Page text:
Given it’s the start of the financial year, for business owners it’s worth taking stock of how you are making the most of your business spend.
One of the ways to do this is through RewardPay, using a card which earns the most points – plus is appropriate for business use, is essential to ensure their surcharge is worth paying.
In this guide, we’ll cover off how RewardPay earns you points from spend with the American Express cards that make the most sense, and look at how many points you could earn, the surcharges you’d pay and the overall outcome.
It’s definitely worth considering RewardPay for your tax, superannuation, contractor, rent or other large payments for the points and cashflow benefits – but only if you’re using the right card.
We go into the card options in more detail below, but let’s say you were able to use RewardPay with $50,000 in business spend each month, then you’d be on track to earn 900,000 points from a 1.5 point per $ earning card, such as the American Express Business Explorer or Qantas Ultimate American Express.
The points would come in at a net cost to your business of $10,080 assuming tax deductibility of the surcharge at the 30% company tax, or 1.68%. This is more than enough points earned to get you or your staff several times to Europe or the US in Business Class each year.
You’ll need to factor in the taxes and fees that come with the redemption bookings too, of course – just like any other points redemption.
When we calculate which cards will offer the best value from paying surcharges, the key things to look for is the points earn rate – that’s where you focus to maximise the points earned from spend.
The following cards all worth looking at for their earn rates north of 1 point per dollar, and that they are either aimed at business owners, or are consumer cards without business use excluded in their terms and conditions.
|American Express Card||Earn Rate per $ spend||Cents per point when
|Business Accelerator||2 MR Ascent points||1.2c|
|Explorer||2 MR Gateway points||1.6c|
|Business Explorer||2 MR Gateway points||1.6c|
|Qantas Ultimate||1.5 Qantas Points||1.6c|
|Qantas Business Rewards||1.25 Qantas Points||1.92c|
The American Express Business Accelerator offers 2 Membership Rewards Ascent points per $ on all spend up to $50,000 per year, which is equivalent to 2 frequent flyer points per $ spent. This would yield points earned at 1.2c per point when using RewardPay.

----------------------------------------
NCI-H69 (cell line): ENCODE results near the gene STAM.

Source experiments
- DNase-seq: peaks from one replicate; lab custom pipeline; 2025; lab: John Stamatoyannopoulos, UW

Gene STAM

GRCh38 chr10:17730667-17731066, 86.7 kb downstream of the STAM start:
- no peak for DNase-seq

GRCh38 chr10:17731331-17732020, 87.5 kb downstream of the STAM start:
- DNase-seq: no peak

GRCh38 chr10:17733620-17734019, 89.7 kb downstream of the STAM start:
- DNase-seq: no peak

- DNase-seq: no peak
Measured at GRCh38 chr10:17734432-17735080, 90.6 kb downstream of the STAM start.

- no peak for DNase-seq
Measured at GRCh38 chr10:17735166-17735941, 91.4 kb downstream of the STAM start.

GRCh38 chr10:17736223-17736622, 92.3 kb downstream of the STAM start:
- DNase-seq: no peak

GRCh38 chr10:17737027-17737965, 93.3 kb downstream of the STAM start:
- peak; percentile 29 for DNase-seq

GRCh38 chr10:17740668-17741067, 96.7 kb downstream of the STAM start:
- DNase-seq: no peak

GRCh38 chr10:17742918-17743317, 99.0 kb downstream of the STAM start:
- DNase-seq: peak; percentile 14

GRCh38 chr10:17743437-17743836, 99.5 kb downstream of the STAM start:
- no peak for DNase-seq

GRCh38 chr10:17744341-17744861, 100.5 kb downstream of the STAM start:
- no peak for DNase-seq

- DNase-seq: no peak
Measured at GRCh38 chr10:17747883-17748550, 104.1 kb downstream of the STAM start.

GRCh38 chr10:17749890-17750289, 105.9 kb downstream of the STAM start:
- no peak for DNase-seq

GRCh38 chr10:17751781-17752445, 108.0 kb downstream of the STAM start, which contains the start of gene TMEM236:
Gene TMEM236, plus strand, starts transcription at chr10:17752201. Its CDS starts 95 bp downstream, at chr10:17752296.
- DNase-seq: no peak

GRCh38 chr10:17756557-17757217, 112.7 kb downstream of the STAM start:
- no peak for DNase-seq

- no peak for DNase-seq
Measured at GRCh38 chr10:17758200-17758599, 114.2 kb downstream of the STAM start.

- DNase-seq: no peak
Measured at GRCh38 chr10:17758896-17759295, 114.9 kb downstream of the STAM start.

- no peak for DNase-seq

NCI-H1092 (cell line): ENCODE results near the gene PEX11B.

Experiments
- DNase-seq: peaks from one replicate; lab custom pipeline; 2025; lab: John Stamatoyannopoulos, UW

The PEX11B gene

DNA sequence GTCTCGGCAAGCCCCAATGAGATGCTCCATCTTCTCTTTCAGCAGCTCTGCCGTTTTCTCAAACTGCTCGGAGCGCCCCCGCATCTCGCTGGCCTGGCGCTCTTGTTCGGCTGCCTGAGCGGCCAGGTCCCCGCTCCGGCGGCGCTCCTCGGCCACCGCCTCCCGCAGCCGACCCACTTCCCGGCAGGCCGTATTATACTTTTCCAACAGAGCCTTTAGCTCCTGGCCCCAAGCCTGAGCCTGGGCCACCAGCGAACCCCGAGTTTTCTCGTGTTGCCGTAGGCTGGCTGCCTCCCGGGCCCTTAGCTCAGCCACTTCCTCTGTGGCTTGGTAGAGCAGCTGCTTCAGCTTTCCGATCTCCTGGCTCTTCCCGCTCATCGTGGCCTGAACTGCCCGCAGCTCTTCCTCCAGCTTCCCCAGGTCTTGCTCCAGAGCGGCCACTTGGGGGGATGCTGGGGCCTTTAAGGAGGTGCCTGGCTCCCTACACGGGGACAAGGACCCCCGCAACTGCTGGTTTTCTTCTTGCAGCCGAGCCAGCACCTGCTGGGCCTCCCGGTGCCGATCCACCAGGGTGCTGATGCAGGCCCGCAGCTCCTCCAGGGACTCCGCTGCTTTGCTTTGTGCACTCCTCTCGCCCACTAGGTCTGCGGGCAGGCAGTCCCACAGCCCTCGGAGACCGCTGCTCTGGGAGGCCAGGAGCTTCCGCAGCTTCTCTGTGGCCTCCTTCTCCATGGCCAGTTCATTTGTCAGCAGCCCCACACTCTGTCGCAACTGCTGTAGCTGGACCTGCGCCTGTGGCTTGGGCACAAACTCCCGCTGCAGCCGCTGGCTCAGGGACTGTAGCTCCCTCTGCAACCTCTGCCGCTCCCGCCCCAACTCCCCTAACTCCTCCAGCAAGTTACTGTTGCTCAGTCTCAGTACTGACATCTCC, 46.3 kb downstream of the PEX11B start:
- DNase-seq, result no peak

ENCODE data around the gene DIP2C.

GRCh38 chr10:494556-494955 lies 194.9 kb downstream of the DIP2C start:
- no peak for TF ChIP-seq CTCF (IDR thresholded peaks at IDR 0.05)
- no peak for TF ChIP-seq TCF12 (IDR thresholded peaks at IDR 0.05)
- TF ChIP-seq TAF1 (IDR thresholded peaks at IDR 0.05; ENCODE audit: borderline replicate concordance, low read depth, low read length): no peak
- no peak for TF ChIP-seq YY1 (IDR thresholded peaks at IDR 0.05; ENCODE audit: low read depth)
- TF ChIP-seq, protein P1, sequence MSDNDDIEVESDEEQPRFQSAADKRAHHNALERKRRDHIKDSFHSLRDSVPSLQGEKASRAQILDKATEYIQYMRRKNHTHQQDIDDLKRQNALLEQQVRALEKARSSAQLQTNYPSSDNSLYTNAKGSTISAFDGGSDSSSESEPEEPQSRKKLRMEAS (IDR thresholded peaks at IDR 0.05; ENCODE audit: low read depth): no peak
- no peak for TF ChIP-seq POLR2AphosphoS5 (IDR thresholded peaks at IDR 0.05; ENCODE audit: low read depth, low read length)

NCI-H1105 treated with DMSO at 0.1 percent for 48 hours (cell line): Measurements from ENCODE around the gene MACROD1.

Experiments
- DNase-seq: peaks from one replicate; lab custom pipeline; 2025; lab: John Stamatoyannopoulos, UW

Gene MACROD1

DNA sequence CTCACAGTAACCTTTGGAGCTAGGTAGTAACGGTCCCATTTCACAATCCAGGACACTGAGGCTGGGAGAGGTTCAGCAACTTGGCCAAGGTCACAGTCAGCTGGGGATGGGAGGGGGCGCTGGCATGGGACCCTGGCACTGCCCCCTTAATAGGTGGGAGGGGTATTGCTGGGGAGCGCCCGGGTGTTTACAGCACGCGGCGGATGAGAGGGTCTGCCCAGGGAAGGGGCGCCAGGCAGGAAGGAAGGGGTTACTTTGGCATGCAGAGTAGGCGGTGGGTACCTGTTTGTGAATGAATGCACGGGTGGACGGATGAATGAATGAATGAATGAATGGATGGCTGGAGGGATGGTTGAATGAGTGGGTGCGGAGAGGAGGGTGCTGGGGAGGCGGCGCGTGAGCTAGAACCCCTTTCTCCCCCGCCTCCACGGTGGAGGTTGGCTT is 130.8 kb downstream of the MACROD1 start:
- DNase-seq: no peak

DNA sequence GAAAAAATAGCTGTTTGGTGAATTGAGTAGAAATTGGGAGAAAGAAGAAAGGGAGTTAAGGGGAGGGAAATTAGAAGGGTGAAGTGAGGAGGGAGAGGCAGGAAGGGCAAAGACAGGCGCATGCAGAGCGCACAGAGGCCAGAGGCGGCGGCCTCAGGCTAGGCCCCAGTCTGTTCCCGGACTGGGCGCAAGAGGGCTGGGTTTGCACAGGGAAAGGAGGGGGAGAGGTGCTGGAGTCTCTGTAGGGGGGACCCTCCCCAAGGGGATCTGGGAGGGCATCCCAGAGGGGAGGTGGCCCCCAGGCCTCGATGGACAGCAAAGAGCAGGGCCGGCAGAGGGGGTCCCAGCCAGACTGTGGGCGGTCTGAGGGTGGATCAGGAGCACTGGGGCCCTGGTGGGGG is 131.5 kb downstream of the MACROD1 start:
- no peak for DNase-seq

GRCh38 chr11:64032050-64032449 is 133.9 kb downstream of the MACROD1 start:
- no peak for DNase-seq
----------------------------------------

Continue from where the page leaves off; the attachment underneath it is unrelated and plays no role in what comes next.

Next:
American Express Explorer offers 2 Membership Rewards Gateway points per $ spent, which is the equivalent of 1.5 frequent flyer points per $ – and this is uncapped. The Business Explorer does the same with a points bonus if you spend over $100,000 annually.
Both would yield Membership Rewards Gateway points at 1.2c per point, which means frequent flyer points earned at 1.6c per point or Starwood Preferred Guest points at 2.4c per point.
The Qantas Ultimate American Express offers 1.5 Qantas Point per $, uncapped, which means Qantas Points earned from RewardPay payments at 1.6c per point.
The Qantas Business Rewards American Express earns 1.25 Qantas Points per $, uncapped, with the Qantas Points earned into Qantas Business Rewards which means a little more flexibility in how you can use them within your business. This card yields a cost per point of 1.92c.
We have intentionally excluded other American Express cards such as Westpac Altitude Black, which states in it’s terms that the card can’t be used to earn points for business purposes. We have also excluded American Express-issued cards which would earn at 1 point per dollar or less for RewardPay payments, as the cost per point is creeping up to be too high to consider, in my opinion.
RewardPay can be an aggressive way to quickly increase your points balances if you have confidence you can use those points for great travel outcomes which yield more value than the cost of paying the surcharge. I’ve used their service since launch and can recommend it – they do what they say and my experience of the service has been good.
Which card you use with RewardPay will depend on the volume of business expenditure you’re making on the card, which points currency you are keen on collecting, and the cards you already have in your wallet (i.e. it may not be worth switching just to earn an extra fraction of a point per dollar).
If you can get this working for you, and know you’ll use those points to your advantage, then its definitely worth giving a try.